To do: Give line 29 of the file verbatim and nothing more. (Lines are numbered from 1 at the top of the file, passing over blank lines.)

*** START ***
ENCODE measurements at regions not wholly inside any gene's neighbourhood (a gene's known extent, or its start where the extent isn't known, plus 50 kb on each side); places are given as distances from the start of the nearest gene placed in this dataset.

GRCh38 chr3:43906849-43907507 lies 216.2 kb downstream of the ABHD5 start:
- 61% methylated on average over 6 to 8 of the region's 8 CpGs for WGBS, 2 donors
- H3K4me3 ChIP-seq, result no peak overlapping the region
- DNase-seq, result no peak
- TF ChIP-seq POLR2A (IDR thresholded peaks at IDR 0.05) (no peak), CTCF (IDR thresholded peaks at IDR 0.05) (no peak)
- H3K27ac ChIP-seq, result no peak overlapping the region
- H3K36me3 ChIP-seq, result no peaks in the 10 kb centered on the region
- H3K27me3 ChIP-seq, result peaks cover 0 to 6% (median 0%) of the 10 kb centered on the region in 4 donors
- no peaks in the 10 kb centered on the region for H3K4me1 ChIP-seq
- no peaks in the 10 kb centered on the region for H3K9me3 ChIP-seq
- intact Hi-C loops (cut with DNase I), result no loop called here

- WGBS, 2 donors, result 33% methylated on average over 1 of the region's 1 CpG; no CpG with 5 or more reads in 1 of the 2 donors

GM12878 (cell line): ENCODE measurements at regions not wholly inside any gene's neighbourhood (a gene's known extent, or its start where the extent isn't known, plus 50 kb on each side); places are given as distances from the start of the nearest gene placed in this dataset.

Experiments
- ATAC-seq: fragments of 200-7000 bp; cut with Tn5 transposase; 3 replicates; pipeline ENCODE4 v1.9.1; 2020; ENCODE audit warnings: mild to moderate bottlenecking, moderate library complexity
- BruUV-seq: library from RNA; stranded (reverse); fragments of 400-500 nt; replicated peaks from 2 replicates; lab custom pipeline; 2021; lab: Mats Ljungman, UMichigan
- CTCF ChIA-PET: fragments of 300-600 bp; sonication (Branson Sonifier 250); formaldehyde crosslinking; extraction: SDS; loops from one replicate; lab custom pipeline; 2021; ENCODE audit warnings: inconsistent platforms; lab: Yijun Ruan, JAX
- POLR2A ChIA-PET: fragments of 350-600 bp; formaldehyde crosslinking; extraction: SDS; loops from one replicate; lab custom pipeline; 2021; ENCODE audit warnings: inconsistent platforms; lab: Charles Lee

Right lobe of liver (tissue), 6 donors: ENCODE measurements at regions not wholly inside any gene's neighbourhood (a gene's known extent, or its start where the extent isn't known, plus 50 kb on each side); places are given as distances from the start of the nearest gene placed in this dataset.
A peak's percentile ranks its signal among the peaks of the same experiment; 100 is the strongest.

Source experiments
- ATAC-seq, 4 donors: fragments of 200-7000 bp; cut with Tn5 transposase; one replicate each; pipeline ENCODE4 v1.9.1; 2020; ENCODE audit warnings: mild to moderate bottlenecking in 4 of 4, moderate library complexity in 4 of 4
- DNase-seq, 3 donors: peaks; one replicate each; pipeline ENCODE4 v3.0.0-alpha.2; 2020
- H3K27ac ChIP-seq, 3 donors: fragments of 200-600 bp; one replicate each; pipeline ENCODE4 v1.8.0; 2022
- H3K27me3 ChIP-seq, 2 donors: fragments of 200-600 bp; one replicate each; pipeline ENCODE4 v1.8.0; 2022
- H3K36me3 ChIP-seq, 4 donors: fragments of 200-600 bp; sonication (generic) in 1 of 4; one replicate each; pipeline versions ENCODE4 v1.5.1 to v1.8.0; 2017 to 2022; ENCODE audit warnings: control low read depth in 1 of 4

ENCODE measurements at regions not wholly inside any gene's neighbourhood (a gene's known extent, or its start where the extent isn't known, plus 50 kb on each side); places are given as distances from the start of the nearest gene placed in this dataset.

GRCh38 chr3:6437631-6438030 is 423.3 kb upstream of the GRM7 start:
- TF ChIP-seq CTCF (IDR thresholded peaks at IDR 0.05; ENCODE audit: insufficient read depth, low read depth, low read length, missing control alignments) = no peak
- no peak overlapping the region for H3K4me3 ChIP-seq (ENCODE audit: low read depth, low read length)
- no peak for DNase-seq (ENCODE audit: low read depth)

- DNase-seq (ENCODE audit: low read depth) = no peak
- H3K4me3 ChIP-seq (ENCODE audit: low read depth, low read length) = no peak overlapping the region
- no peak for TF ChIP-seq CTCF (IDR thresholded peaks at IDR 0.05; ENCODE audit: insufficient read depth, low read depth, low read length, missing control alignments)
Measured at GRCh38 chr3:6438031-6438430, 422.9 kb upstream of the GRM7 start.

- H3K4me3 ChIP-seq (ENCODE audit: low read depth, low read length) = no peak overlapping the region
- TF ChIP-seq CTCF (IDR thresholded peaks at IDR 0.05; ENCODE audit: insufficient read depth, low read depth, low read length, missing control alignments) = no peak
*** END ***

GRCh38 chr3:6437631-6438030 is 423.3 kb upstream of the GRM7 start: